In partnership with Engineers Without Borders (Canada), other experts and stakeholders, the Canadian International Development Platform maintains this resource page on Canada’s Development Finance Initiative (DFI). Below are policy briefs which summarize our recommendations formulated via roundtables; and links to articles, data, analyses and other resources.
Why should Canada consider a DFI?
The following articles cover a range of opinions and views on why Canada should create a DFI to meet the goals of global poverty reduction and sustainable economic development.
Joint Submission to the House of Commons Standing Committee on Finance. James Haga and Brett House present a recommendation for a DFI to the House of Commons Standing Committee on Finance – Joint Submission to the House of Commons Standing Committee on Finance
Canada’s development finance plan: How to go beyond low-hanging fruit. Aniket Bhushan explains how Canada can move beyond low hanging fruit in implementing an ambitious development finance agenda – Canada’s development finance plan: How to go beyond low-hanging fruit
Time for Canada to get into the business of development. James Haga and Brett House explain how a Canadian DFI could provide commercial financing to companies working to build markets and support development around the world – Time for Canada to get into the business of development
The role of DFIs in tackling global challenges. ODI study on the role of DFIs shows that DFI investments (in a selection of 26 countries where they are concentrated) are increasingly significant, including at the aggregate level. DFIs have kept investment to GDP ratios more than 1.5 percentage points higher than would otherwise have been the case. DFIs are able to increase investment and, owing to their locational presence, they are likely to be particularly additional in poorer countries.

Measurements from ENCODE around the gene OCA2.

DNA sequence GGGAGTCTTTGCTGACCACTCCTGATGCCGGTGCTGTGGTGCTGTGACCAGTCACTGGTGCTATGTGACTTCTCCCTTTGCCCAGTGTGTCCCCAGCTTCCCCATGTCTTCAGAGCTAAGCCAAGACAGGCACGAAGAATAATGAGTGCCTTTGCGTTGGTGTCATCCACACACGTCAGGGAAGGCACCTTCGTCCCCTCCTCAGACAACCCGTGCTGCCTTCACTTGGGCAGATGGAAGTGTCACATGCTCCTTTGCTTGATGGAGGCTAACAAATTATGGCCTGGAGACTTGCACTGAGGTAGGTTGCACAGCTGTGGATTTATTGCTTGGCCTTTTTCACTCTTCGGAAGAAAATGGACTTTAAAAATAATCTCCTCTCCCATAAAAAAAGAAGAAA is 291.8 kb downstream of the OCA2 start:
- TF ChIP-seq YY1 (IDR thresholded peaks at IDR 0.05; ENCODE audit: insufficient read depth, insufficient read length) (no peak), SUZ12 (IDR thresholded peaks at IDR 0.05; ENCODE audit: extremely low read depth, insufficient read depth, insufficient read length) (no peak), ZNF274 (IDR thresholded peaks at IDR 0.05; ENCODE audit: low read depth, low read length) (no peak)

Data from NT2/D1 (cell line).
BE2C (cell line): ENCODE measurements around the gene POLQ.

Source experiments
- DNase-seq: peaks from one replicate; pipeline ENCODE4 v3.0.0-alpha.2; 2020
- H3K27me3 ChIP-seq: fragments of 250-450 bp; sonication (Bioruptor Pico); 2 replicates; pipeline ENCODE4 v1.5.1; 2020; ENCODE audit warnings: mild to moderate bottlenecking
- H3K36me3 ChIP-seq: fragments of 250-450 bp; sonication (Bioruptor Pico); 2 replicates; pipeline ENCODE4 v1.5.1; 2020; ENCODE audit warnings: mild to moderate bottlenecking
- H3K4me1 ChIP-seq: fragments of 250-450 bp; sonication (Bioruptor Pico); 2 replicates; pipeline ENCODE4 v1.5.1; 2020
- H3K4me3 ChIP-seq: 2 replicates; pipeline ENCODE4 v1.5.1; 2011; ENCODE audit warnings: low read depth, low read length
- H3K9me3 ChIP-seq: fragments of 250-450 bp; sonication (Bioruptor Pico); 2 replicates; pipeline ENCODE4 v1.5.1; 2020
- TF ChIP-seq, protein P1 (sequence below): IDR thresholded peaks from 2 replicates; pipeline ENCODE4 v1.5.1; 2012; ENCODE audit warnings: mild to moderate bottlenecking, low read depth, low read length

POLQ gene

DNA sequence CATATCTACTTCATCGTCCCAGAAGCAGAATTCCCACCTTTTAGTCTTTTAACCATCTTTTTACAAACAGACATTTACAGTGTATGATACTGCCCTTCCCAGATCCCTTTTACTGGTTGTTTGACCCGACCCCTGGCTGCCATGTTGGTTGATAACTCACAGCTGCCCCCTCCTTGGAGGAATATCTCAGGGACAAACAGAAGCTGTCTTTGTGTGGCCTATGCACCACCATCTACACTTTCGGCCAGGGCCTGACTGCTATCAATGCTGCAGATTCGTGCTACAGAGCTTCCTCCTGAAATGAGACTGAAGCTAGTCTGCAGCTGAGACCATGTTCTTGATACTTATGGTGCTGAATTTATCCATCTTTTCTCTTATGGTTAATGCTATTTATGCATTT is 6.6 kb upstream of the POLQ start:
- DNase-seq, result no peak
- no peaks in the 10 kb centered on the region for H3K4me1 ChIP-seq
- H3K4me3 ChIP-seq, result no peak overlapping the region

Canada needs to get serious about Development Finance. Brett House argues Canada should positioning itself to implement a DFI as a development policy tool – Canada needs to get serious about Development Finance
Development Finance: Enter the Private Sector. Brett House explains why poverty reduction will require an increase in investment activity, beyond an increase in traditional flows of aid – Development Finance: Enter the Private Sector
Three wishes for Canada’s new Development Finance Initiative. James Haga offers criteria for Canada to build a world class DFI – Three wishes for Canada’s new Development Finance Initiative
Getting the details right on the development finance initiative. Brett House and John W. McArthur discuss if EDC is the right place for a Canadian DFI to be housed – Getting the details right on the development finance initiative
It’s All About the Money. Aniket Bhushan and Yiagadeesen Samy argue that no matter the ambitious post-2015 development agenda, it all comes down to effective financing that will lead countries out of aid dependence – It’s All About the Money
What should Canada’s portfolio for private sector engagement in development look like? Shannon Kindornay takes a look at Canada’s current approach to private sector engagement and offers some lessons to inform a consolidated and expanded approach in the future – What should Canada’s portfolio for private sector engagement in development look like?